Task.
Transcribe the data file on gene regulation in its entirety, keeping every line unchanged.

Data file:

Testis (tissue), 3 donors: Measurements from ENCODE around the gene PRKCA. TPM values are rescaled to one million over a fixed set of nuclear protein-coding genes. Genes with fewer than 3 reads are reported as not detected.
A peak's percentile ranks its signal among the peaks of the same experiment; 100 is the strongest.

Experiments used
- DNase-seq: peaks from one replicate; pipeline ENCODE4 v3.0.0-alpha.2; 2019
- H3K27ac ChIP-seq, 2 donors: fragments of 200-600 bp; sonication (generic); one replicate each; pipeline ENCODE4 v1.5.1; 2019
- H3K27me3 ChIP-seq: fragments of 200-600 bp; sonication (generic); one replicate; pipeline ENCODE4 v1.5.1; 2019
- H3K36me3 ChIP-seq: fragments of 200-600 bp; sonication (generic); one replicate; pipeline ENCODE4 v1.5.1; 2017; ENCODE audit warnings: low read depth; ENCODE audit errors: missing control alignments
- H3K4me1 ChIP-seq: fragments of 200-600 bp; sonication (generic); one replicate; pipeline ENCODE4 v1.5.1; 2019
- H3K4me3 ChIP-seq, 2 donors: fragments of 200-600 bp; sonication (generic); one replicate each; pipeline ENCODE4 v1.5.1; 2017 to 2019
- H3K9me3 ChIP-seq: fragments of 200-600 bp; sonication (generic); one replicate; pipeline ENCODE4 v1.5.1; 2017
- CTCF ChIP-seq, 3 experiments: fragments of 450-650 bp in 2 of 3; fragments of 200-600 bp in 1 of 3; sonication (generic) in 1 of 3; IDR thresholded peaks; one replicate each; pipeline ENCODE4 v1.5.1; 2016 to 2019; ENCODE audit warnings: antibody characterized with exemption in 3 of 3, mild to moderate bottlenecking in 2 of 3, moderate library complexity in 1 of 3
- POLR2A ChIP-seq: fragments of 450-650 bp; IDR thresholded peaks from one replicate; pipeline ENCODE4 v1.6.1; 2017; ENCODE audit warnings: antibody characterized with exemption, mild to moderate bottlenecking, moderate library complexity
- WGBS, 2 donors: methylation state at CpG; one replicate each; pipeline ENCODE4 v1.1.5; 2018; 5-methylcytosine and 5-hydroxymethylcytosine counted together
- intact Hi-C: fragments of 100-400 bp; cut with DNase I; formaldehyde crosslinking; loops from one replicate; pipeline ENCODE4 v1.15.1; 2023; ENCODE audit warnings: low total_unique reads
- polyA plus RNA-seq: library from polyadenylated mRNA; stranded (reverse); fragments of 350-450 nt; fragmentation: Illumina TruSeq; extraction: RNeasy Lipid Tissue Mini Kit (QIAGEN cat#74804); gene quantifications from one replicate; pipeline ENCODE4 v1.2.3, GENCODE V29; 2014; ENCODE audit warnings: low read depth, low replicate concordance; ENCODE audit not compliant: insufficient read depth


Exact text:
Testis (tissue), 3 donors: Measurements from ENCODE around the gene PRKCA. TPM values are rescaled to one million over a fixed set of nuclear protein-coding genes. Genes with fewer than 3 reads are reported as not detected.
A peak's percentile ranks its signal among the peaks of the same experiment; 100 is the strongest.

Experiments used
- DNase-seq: peaks from one replicate; pipeline ENCODE4 v3.0.0-alpha.2; 2019
- H3K27ac ChIP-seq, 2 donors: fragments of 200-600 bp; sonication (generic); one replicate each; pipeline ENCODE4 v1.5.1; 2019
- H3K27me3 ChIP-seq: fragments of 200-600 bp; sonication (generic); one replicate; pipeline ENCODE4 v1.5.1; 2019
- H3K36me3 ChIP-seq: fragments of 200-600 bp; sonication (generic); one replicate; pipeline ENCODE4 v1.5.1; 2017; ENCODE audit warnings: low read depth; ENCODE audit errors: missing control alignments
- H3K4me1 ChIP-seq: fragments of 200-600 bp; sonication (generic); one replicate; pipeline ENCODE4 v1.5.1; 2019
- H3K4me3 ChIP-seq, 2 donors: fragments of 200-600 bp; sonication (generic); one replicate each; pipeline ENCODE4 v1.5.1; 2017 to 2019
- H3K9me3 ChIP-seq: fragments of 200-600 bp; sonication (generic); one replicate; pipeline ENCODE4 v1.5.1; 2017
- CTCF ChIP-seq, 3 experiments: fragments of 450-650 bp in 2 of 3; fragments of 200-600 bp in 1 of 3; sonication (generic) in 1 of 3; IDR thresholded peaks; one replicate each; pipeline ENCODE4 v1.5.1; 2016 to 2019; ENCODE audit warnings: antibody characterized with exemption in 3 of 3, mild to moderate bottlenecking in 2 of 3, moderate library complexity in 1 of 3
- POLR2A ChIP-seq: fragments of 450-650 bp; IDR thresholded peaks from one replicate; pipeline ENCODE4 v1.6.1; 2017; ENCODE audit warnings: antibody characterized with exemption, mild to moderate bottlenecking, moderate library complexity
- WGBS, 2 donors: methylation state at CpG; one replicate each; pipeline ENCODE4 v1.1.5; 2018; 5-methylcytosine and 5-hydroxymethylcytosine counted together
- intact Hi-C: fragments of 100-400 bp; cut with DNase I; formaldehyde crosslinking; loops from one replicate; pipeline ENCODE4 v1.15.1; 2023; ENCODE audit warnings: low total_unique reads
- polyA plus RNA-seq: library from polyadenylated mRNA; stranded (reverse); fragments of 350-450 nt; fragmentation: Illumina TruSeq; extraction: RNeasy Lipid Tissue Mini Kit (QIAGEN cat#74804); gene quantifications from one replicate; pipeline ENCODE4 v1.2.3, GENCODE V29; 2014; ENCODE audit warnings: low read depth, low replicate concordance; ENCODE audit not compliant: insufficient read depth